Just a week after the collaboration became only the 40th song to launch at the top spot in the US music chart, “Trollz” dropped 33 places to 34th position, with Chart Data reporting that this marked the biggest fall for a number one debut in the chart’s history.
Many fans suggested that the trajectory of “Trollz”, which was a viral hit thanks to Minaj’s social media following, could be the new normal for tracks which received very little radio play, having sold the equivalent of 116,000 units, 36 million of which were streams, with only 1.2 million coming from radio.
“This is what a #1 without radio or playlisting looks like in 2020,” one fan wrote. “If you remove the industry control factors, it’s turbulent. An achievement for one week and painful soon after. We probably will see more of these pop-up hits that vanish soon after in the coming months.”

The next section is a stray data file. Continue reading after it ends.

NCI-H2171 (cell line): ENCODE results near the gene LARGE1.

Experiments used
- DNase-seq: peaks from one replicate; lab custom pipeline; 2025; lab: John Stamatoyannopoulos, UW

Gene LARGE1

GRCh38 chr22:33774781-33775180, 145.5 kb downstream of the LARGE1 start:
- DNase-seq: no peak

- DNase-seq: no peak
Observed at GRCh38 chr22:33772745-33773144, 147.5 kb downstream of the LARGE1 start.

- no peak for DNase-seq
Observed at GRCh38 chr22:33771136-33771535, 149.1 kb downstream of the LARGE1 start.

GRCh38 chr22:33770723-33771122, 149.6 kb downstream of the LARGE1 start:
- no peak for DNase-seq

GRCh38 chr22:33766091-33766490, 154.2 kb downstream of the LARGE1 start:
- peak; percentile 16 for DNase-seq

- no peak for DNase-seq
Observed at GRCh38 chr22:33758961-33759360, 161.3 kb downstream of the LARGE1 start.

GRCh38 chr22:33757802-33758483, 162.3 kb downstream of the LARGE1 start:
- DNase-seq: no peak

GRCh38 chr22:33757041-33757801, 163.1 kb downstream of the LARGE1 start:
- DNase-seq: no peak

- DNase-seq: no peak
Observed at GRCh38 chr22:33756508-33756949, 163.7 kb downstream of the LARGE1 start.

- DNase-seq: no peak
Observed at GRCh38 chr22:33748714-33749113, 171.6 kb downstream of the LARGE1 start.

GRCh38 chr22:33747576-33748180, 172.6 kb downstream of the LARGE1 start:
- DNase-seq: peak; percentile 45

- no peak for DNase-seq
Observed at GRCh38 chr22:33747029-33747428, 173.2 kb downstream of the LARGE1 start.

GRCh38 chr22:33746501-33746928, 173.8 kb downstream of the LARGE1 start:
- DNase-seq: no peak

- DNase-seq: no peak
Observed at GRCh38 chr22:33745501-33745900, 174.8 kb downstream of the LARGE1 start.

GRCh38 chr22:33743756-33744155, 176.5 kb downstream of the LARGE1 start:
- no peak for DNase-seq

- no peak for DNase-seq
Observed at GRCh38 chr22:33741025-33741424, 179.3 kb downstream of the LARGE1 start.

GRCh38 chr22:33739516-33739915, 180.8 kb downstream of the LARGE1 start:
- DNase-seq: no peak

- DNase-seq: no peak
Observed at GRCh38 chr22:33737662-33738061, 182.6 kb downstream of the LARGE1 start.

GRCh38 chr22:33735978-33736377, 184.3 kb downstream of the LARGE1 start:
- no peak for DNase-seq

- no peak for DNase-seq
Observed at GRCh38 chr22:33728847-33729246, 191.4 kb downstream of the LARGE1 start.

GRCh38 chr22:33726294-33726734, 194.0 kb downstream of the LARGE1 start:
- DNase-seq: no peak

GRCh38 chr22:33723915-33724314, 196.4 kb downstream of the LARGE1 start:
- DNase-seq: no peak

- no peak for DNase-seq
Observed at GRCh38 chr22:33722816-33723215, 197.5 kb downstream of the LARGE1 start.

Another tweeted: “A song with no radio. No playlist. Spotify paid it dust. Apple Music etc. Industry hated on it. Independent artist and label. Hated... It already got to the top spot so it can only fall. Congrats barbz. We make and break records.”
In May, 6ix9ine, who also performs as Tekashi 6ix9ine, accused fellow singers Justin Bieber and Ariana Grande of purchasing thousands of copies of their single “Stuck With U” in order to beat his song “Gooba” to the top of the charts. They denied these claims.
“Understand this, they bought 30,000 or so units on six credit cards,” the rapper said on Instagram. “Six credit cards. Now again, you’re gonna enjoy your No.1. Now explain how you buy 30,000 with six credit cards.”